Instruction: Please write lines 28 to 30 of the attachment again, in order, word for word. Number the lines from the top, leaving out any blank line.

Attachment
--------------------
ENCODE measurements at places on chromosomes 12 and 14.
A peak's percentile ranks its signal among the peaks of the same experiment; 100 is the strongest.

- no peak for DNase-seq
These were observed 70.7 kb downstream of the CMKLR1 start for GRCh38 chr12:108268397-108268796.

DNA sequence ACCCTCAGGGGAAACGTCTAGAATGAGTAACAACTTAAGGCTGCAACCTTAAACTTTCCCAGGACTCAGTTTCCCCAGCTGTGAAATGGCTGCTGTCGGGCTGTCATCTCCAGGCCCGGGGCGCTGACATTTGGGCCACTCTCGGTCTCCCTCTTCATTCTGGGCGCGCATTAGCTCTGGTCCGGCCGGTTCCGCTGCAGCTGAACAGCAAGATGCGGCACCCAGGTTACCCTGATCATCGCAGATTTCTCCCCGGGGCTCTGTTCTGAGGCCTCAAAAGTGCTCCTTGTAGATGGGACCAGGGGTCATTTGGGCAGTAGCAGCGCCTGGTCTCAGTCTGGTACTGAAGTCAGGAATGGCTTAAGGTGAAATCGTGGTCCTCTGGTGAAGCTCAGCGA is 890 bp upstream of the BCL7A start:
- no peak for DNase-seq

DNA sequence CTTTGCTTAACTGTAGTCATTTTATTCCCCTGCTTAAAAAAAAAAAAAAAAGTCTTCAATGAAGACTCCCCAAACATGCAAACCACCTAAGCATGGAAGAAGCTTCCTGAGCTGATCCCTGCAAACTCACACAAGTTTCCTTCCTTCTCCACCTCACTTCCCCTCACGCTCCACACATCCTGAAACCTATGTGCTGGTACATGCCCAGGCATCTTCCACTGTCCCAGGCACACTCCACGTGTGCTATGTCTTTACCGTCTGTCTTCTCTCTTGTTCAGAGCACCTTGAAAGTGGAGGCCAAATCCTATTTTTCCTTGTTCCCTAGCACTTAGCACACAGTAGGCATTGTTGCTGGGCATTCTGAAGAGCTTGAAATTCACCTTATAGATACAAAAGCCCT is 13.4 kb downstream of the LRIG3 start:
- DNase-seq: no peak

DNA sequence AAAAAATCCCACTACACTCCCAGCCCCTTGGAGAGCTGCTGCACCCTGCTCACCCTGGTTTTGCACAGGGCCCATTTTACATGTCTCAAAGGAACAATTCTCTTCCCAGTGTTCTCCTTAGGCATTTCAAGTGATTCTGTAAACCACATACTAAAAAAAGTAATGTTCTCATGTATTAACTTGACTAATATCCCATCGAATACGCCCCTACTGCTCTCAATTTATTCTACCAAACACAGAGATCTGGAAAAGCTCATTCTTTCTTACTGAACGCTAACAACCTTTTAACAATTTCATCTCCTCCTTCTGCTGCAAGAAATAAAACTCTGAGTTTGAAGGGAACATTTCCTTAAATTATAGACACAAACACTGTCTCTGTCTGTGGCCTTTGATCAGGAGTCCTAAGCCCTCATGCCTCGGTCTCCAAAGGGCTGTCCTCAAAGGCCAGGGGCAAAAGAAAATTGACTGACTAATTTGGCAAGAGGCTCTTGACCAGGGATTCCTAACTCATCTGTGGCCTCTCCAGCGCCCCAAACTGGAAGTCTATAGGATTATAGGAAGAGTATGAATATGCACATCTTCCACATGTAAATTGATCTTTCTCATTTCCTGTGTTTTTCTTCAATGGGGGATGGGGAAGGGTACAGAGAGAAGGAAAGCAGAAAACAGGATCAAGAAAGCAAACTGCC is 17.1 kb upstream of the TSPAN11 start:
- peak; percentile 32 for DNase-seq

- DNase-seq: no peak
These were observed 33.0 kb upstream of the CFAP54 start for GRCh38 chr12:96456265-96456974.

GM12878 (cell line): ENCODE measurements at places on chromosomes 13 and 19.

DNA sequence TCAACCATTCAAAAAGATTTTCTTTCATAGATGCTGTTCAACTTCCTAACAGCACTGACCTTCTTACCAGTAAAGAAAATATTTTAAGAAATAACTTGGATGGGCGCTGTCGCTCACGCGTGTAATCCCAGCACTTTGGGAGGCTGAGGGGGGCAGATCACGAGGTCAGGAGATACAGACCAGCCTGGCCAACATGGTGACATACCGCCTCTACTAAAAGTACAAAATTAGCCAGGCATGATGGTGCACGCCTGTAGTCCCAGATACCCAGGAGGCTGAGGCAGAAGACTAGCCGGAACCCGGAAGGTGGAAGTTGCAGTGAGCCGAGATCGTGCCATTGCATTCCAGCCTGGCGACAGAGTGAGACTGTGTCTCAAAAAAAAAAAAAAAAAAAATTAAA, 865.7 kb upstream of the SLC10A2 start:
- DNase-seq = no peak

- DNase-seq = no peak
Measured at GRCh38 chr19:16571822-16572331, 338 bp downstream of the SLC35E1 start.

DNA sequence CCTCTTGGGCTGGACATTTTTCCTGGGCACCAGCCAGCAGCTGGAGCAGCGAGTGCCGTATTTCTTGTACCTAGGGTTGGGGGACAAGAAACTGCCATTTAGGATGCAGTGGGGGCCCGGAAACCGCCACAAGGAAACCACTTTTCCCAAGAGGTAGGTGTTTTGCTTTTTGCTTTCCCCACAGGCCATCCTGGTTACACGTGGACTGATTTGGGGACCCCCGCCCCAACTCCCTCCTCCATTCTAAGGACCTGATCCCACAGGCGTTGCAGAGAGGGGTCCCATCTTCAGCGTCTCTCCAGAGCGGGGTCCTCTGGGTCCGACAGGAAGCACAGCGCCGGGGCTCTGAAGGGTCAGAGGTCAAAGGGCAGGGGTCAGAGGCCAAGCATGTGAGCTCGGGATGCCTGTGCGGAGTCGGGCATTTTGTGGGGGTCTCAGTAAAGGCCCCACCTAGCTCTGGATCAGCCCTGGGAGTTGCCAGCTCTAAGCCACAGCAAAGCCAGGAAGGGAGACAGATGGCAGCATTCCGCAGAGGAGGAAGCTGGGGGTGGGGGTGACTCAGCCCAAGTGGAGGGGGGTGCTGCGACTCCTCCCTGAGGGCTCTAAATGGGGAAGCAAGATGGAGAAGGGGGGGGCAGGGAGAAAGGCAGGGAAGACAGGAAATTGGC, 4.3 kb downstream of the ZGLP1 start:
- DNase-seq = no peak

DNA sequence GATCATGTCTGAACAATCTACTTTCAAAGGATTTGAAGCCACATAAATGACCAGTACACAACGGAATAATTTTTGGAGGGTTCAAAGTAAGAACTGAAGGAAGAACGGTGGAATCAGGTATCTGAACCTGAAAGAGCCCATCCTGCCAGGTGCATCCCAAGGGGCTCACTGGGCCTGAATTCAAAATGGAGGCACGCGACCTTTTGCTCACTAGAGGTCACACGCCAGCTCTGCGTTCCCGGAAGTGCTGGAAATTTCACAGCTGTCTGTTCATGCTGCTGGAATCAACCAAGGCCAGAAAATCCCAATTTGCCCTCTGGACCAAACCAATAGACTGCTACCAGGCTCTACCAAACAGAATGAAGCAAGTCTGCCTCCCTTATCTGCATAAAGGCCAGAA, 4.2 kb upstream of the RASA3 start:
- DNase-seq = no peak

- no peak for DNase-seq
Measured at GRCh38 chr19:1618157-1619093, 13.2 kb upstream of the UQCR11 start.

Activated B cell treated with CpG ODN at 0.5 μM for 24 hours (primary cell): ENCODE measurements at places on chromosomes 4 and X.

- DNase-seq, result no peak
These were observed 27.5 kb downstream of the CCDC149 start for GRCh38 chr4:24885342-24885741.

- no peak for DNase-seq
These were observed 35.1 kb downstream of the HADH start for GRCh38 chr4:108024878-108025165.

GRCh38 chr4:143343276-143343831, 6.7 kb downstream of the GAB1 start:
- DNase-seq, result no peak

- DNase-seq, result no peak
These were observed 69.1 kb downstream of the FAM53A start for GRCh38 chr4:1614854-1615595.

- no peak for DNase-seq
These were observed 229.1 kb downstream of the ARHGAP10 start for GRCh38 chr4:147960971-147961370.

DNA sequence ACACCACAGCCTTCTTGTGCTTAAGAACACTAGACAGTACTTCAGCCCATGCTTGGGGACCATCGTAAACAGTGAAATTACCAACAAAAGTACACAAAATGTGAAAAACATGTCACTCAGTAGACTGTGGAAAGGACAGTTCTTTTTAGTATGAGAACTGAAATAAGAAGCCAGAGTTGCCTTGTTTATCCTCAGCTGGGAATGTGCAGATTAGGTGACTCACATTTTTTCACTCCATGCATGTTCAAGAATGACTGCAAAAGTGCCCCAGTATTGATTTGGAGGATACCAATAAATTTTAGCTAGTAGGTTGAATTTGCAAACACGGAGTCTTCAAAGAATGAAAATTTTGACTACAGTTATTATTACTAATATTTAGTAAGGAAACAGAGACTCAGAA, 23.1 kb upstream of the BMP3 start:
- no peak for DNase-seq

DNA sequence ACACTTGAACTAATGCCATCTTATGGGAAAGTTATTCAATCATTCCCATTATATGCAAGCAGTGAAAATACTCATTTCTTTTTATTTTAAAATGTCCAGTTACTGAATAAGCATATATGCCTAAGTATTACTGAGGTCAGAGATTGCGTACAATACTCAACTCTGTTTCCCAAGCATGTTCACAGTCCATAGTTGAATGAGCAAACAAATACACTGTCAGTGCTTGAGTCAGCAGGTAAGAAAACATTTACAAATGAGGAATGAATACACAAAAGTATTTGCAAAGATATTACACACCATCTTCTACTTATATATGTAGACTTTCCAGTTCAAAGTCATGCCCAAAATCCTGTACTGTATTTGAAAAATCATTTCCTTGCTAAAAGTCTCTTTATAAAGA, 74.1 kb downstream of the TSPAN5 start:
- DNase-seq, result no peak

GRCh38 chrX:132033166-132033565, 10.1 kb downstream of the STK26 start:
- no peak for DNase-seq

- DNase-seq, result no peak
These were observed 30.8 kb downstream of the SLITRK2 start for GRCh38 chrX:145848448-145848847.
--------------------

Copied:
These were observed 35.1 kb downstream of the HADH start for GRCh38 chr4:108024878-108025165.

GRCh38 chr4:143343276-143343831, 6.7 kb downstream of the GAB1 start:
- DNase-seq, result no peak